In any organisation, one of the most powerful ways you can empower your team is to give them an environment that allows them to communicate freely at all levels. At Made Tech we actively encourage every member of the team to initiate or join any discussion that interests them, whether it be giving their opinion on how a part of the business runs, or introducing a new way of approaching how we work.
It can be scary to devolve a lot of managerial and planning responsibility to teams but we’ve found lots of positives in changing the way we approach time management. Allowing teams the ability to plan their workloads, holidays, working location and client engagement has resulted in a greater sense of ownership on projects.
As an industry of tinkerers, optimisers and perfectionists we occasionally miss the beauty of unorganisation and human instinct. Our obsession to be more efficient and productive can sometimes have some undesired consequences. At Made we often adapt our processes in the name of efficiency but lately we’ve started experimenting by taking away some of these processes with surprising results.
I spoke last time about the organisational challenges of adopting Continuous Delivery. One of the key takeaways was the importance of blurring the boundaries between team ownership in order to facilitate better adoption. This time around I want to zoom in a bit and focus specifically on the challenges faced by specific parts of the pipeline. Depending on how far through adoption you are, you likely no longer have dedicated teams for each of these functions, though the problems outlined here can still exist and derail even the most cross functional of teams.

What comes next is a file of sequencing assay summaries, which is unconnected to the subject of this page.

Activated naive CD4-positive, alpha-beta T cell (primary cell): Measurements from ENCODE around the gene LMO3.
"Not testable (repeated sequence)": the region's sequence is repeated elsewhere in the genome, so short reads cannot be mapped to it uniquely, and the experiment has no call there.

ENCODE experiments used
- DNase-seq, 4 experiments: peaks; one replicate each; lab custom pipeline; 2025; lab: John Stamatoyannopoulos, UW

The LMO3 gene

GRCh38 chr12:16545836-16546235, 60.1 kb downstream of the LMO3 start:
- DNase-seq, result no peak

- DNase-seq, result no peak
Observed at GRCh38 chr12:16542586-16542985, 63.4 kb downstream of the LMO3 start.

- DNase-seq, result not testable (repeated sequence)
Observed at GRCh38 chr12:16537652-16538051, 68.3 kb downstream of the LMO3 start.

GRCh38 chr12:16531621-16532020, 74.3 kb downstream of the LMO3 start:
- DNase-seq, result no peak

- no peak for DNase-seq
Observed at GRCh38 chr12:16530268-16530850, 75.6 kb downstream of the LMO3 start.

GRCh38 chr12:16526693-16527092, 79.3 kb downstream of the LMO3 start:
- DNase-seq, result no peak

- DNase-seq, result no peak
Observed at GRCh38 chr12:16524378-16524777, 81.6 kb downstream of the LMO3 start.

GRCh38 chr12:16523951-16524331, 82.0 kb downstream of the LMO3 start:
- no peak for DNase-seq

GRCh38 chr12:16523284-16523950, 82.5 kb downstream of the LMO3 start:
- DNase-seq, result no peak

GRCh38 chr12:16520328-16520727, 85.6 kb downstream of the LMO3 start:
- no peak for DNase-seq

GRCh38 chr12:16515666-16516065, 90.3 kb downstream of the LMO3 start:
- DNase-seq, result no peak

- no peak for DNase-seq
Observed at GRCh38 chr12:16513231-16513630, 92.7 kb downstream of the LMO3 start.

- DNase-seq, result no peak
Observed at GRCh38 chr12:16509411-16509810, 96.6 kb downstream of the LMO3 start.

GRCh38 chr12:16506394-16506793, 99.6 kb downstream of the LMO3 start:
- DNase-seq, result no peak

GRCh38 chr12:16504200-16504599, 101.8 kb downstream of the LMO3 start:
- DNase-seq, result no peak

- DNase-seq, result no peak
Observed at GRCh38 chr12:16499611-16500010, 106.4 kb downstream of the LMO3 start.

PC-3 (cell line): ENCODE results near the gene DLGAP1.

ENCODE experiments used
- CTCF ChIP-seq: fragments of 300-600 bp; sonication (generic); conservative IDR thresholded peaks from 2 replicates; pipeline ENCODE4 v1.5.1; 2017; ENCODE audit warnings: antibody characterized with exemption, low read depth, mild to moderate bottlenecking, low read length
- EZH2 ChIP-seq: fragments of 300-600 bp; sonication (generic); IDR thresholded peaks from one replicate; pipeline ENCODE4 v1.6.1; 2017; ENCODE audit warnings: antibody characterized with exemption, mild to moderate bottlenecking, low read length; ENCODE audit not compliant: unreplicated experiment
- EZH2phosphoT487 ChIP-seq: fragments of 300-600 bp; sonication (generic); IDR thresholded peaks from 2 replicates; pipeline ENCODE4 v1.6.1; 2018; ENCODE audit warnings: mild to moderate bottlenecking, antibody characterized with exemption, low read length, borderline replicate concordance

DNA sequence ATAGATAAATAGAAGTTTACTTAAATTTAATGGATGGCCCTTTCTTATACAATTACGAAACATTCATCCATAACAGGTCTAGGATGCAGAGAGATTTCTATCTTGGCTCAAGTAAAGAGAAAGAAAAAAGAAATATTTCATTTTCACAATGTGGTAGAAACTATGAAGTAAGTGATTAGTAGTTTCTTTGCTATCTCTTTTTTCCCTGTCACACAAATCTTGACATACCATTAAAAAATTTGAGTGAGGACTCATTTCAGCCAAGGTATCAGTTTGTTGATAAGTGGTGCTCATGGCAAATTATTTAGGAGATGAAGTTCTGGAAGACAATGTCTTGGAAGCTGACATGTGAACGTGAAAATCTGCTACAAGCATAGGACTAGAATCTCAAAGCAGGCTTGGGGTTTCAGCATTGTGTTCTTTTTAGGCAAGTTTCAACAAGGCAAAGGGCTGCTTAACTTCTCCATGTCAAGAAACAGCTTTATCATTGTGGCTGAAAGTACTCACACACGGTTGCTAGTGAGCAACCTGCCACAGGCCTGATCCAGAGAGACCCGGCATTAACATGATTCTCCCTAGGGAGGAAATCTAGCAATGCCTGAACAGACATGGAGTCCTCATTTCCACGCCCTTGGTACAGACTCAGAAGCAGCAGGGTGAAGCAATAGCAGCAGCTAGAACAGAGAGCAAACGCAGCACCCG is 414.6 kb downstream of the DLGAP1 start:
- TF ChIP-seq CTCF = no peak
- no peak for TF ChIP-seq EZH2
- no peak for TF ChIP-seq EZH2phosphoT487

Released in late 2013, Remote: Office Not Required by David Heinemeier Hansson and Jason Fried (of Basecamp, formerly 37signals) immediately struck a chord, particularly in our industry. Suddenly it had become acceptable to want to work in places other than the office!
Developers should be allowed to deploy at any time. Many find this a scary prospect since it makes traditional release management and QA very hard. We have found that empowering developers to own the responsibility of deployment allows you to ship software much faster whilst maintaining or even improving the safety of releasing changes when compared to more traditional processes.
At Made we host regular client showcases, this is an opportunity to sit down with the client to discuss how the iteration and the project as a whole are progressing.
Over the past year I’ve worked on a number of projects that have involved some large organisations. By large organisations, I mean, big hefty things that have been around for a while, have lots of cogs and yet still achieve a lot.
At Made, the majority of our projects use Continuous Delivery pipelines to provide a clear path for deploying to production. It’s common for these to be setup on the first day of a project kick-off.
We’ve discussed what Continuous Delivery is, the benefits, how to prepare your team for it, the challenges you may face adopting it, the tools you can use, how to build your pipeline and what you can do to make sure quality remains high, but how do you stay on top of the advances in Continuous Delivery?